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Resource: Condom Card Scheme (CCS)


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CCS CCS
The CCS is based on a confidential non-judgemental service that provides a consistent approach to providing condoms, quality accurate sexual health information and empowers youth to make positive choices around sexual health.

Aims of CCS

The CCS aims to:

  • increase the availability, accessibility and acceptability of condoms
  • increase the number of people working with youth having sexual health knowledge, skills and understanding
  • link young people into mainstream services
  • reduce the incidence of and costs related to STIs, unintended teenage pregnancies and abortions

Process of CCS

A young person has a one to one interaction with a trained ‘practitioner’ who discusses safe sex practices, confidentiality, condom demonstration and provides information on local sexual health services. The young person then receives a card which identifies that they are part of the scheme. This enables them to access participating local pharmacies to pick up free condoms.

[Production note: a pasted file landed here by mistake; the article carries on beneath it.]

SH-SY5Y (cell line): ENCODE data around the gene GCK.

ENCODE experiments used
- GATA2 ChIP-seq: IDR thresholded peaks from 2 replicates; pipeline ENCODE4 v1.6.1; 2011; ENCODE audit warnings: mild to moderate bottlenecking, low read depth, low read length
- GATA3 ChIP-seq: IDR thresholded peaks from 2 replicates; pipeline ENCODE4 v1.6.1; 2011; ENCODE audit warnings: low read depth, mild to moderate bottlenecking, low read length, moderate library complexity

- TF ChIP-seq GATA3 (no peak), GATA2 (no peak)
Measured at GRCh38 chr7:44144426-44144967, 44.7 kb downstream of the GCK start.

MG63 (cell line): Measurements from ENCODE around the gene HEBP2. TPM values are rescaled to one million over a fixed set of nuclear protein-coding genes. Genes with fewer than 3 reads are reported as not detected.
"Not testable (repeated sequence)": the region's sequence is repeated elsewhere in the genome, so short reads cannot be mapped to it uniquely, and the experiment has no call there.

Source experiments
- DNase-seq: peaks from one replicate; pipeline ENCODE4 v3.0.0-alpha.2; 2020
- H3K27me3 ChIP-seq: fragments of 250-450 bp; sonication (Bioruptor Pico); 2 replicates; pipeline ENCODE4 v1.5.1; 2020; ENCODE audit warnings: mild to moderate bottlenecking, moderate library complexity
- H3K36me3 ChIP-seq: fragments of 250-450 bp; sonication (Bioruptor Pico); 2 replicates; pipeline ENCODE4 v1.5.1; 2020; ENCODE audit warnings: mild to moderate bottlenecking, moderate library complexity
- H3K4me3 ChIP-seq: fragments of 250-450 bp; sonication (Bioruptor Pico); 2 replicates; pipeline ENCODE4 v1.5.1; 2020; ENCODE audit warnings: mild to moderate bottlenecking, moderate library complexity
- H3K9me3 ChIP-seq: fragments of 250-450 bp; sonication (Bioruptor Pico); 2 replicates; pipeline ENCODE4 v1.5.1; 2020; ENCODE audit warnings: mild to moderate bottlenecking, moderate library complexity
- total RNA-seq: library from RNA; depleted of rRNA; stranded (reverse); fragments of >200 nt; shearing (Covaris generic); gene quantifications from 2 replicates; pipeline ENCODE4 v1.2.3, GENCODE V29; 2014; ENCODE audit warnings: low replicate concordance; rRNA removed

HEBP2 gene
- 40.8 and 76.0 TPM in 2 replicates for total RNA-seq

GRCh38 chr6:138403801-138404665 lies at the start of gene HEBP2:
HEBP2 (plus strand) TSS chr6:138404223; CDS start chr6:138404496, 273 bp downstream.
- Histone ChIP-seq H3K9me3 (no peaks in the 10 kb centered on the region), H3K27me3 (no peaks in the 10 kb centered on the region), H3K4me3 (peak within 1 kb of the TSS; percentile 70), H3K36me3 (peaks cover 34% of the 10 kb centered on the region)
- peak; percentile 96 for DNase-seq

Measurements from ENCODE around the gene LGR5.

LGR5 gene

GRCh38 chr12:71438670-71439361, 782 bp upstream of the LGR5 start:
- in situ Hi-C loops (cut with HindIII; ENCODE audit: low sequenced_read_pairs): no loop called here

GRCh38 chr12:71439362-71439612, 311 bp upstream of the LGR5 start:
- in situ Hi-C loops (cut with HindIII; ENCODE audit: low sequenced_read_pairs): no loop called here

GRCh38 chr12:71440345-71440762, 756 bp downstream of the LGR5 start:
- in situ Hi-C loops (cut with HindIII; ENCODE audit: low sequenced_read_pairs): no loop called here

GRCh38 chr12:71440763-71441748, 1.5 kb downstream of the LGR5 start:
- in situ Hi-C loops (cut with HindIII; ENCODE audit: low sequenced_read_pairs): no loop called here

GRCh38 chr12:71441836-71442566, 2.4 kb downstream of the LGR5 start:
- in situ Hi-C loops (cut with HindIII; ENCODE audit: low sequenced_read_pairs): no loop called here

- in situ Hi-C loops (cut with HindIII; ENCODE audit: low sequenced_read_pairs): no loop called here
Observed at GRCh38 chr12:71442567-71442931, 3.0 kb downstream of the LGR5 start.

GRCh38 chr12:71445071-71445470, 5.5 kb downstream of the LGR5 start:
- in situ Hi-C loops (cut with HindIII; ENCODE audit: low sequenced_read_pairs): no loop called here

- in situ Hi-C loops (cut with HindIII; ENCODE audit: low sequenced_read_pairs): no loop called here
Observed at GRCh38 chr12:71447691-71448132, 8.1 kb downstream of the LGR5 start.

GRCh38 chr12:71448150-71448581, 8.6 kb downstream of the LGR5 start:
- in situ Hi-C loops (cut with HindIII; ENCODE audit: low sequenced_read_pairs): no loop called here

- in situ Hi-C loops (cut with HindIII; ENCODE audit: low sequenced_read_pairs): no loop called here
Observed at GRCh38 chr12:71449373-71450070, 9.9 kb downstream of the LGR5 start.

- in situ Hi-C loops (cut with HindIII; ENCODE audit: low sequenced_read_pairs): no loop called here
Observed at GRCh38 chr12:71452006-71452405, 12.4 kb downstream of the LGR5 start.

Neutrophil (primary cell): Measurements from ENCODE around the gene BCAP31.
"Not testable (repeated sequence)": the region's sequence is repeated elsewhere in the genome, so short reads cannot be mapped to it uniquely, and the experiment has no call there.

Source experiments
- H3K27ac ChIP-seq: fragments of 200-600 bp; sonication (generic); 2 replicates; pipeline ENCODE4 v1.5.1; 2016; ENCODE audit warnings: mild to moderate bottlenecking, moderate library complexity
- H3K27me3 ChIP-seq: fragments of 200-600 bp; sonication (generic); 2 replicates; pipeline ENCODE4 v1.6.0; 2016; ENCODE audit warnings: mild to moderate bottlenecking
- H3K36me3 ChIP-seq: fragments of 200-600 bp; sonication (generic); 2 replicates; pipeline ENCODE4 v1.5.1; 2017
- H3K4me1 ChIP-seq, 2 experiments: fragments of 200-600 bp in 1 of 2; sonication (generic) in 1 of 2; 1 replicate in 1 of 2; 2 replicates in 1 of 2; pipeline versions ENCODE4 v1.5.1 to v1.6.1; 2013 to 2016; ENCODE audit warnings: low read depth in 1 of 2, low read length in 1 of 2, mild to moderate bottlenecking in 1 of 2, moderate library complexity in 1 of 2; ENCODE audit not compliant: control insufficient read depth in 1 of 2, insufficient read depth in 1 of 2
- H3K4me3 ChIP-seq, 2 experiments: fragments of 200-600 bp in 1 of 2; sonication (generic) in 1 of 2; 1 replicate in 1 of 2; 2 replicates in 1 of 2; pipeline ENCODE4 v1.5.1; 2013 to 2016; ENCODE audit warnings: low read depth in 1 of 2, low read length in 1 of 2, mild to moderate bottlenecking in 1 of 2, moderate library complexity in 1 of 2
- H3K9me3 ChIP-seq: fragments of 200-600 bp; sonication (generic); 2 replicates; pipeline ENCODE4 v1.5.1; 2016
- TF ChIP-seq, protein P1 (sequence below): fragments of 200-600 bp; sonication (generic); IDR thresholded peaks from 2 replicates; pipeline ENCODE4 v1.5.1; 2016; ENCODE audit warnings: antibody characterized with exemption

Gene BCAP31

C.O.N.D.O.M.S.

This is a tool used as a guide of what areas are covered in the training by using the word CONDOMS.

  • Condom Card Scheme: Confidentiality, Consensual Sex, Competency (Frasers Guidelines), and Communication with parents
  • Options: Safe sexual practices, STI testing, Contraception, Sex and ethics framework
  • Need to know: Effectiveness of condoms in preventing pregnancy and most STI’s
  • Demonstration: How to put on, use lube, encouraging use of condoms
  • Outcomes: What to do if the condom breaks or slips off (ECP), STI short term and long term
  • Matters: Local sexual health services, discuss any concerns young people may have
  • Scheme: How the Condom Card Scheme process works, start up pack.

Poster Promotion

Our poster used to promote providers who are trained to offer the scheme. The round logo on the left is also a key symbol for our young people to identify with also.

Gender, Ethnicity and Age Distribution 2012-2014

data

 

Data of users of the CCS. Even split of males and females, high Māori usage and 16-17 year olds are our most frequent users.

Want to Know More?

Any queries about the scheme please contact lisa.pohatu@hbdhb.govt.nz.